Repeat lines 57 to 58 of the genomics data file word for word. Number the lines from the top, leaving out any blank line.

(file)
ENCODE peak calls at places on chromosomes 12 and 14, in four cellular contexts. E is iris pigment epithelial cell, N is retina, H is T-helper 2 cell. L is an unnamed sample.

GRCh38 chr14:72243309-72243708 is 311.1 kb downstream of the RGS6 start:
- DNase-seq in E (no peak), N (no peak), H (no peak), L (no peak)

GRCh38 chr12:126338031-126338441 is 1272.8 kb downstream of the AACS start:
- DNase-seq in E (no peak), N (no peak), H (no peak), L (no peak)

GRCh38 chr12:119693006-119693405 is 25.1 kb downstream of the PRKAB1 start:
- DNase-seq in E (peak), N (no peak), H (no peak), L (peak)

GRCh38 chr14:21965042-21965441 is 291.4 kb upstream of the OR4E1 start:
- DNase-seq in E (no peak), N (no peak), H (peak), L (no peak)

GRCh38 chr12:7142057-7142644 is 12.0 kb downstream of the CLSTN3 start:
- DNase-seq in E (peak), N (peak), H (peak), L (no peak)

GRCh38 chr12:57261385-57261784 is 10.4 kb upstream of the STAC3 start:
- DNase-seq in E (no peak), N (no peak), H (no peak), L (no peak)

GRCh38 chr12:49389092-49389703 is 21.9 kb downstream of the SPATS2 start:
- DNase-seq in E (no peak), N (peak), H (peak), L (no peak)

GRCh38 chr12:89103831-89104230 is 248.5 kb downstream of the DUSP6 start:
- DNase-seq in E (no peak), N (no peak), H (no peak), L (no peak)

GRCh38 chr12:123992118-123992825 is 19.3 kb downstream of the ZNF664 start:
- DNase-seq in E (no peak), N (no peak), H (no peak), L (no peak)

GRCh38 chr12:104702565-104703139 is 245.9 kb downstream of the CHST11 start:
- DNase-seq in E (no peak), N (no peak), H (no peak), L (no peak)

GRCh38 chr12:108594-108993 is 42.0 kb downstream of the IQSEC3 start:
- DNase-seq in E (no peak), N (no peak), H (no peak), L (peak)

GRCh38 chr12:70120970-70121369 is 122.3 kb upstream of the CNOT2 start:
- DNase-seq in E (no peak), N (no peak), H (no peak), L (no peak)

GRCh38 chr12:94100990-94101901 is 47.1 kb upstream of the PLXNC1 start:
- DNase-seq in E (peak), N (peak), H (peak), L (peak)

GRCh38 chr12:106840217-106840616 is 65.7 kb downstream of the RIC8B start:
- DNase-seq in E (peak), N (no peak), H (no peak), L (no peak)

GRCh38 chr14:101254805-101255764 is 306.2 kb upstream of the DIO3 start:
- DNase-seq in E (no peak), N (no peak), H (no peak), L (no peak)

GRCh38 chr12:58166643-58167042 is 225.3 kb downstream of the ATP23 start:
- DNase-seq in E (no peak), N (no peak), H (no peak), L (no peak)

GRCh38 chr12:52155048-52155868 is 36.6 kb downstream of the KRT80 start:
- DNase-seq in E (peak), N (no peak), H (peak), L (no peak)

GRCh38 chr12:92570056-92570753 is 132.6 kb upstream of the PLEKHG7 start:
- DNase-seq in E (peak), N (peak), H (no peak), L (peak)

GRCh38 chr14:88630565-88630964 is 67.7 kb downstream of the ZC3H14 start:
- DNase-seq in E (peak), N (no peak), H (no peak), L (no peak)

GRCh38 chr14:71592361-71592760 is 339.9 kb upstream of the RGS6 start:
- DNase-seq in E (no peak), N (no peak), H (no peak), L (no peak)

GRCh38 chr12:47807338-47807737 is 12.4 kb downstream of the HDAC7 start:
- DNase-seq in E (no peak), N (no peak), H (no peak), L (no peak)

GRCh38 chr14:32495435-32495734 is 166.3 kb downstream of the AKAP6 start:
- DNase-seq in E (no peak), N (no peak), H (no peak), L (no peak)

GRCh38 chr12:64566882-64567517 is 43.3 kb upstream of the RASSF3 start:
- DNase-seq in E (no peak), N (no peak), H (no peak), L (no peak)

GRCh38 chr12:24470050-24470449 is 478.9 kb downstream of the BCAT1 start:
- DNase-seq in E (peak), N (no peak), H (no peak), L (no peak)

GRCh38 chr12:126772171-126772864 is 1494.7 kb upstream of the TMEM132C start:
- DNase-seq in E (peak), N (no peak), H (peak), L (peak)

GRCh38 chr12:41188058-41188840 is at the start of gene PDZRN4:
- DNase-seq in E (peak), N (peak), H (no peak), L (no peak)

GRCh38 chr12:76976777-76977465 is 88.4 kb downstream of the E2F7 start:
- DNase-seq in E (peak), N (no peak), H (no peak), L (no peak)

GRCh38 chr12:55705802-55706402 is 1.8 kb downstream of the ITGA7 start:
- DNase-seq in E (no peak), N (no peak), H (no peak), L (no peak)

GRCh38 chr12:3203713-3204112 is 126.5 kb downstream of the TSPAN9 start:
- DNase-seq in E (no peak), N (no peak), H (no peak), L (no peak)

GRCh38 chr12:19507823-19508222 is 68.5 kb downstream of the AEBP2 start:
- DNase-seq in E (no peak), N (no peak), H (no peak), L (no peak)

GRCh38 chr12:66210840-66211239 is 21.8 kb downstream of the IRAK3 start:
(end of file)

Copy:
- DNase-seq in E (no peak), N (no peak), H (no peak), L (no peak)

GRCh38 chr12:3203713-3204112 is 126.5 kb downstream of the TSPAN9 start: